I am looking to understand relativization in non-Turing Machine settings. For example, what is the "natural" relativization of Graph Isomorphism to an oracle A? How about HAMPATH?
Specifically, they say that relativization is an obstacle to proofs of $P?NP$ because there are oracles A relative to which $P^A=NP^A$ and oracles B relative to which $P^B \neq NP^B$.
However, consider e.g. HAMPATH and the following oracle A: A is a function that takes a number n to some number in $[n!]$. So you pass it $(n,x)$ and it tells you if $x=A(n)$. So you solve HAMPATH and if you find a hamiltonian path you pass it to A to see if it is "valid". That turns HAMPATH into HAMPATH + an exponential search, so $HAMPATH^A$ is provably not in $P^A$ (and $NP^A \neq P^A$).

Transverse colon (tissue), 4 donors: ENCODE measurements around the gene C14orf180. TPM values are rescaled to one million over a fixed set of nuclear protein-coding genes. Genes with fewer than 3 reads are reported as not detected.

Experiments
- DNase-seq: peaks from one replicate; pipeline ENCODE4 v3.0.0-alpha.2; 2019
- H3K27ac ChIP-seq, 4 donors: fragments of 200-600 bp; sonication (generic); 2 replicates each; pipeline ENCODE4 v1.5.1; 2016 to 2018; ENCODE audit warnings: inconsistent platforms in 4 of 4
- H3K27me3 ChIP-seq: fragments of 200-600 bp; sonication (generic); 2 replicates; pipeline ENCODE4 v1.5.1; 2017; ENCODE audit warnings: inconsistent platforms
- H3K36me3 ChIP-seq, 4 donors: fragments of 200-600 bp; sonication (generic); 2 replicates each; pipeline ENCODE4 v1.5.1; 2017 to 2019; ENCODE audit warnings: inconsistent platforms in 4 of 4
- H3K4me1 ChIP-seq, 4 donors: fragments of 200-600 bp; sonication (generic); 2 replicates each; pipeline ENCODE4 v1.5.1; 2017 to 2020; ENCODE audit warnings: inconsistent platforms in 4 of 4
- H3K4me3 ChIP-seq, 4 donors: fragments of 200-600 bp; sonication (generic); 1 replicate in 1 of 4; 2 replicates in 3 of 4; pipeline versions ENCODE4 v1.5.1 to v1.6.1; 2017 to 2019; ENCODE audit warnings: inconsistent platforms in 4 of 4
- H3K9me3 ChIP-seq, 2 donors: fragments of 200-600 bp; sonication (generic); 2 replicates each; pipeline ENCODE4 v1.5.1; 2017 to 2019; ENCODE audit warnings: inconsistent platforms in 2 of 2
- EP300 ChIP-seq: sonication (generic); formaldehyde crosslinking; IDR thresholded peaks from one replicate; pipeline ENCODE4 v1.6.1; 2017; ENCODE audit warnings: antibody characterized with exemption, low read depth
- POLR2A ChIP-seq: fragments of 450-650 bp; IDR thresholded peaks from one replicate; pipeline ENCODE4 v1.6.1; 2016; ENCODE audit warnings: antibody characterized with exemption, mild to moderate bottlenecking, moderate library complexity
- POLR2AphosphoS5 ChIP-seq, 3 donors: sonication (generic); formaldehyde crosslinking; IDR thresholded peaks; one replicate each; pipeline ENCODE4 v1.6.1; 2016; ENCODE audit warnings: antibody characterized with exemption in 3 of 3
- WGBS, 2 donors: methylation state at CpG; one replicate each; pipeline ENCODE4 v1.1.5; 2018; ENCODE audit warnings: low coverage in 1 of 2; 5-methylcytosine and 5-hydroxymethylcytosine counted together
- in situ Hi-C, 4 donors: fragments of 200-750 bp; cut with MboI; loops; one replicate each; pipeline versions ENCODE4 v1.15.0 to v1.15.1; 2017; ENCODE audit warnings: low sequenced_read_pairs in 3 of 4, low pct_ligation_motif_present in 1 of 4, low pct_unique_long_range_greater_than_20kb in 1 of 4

Now, why would this be an obstacle to a proof of $P=NP$? If you claim that your algorithm solves HAMPATH in polynomial time, it obviously won't solve $HAMPATH^A$ in polynomial time with polynomial calls to the oracle. Relativization would only be an obstacle if your algorithm would also run in polynomial time in situations where $P^A \neq NP^A$, but it obviously doesn't for this oracle. How do we know that there are separating oracles where this is less obvious? Why is relativization a compelling argument?
In general, what does an oracle look like in a graph theory setting?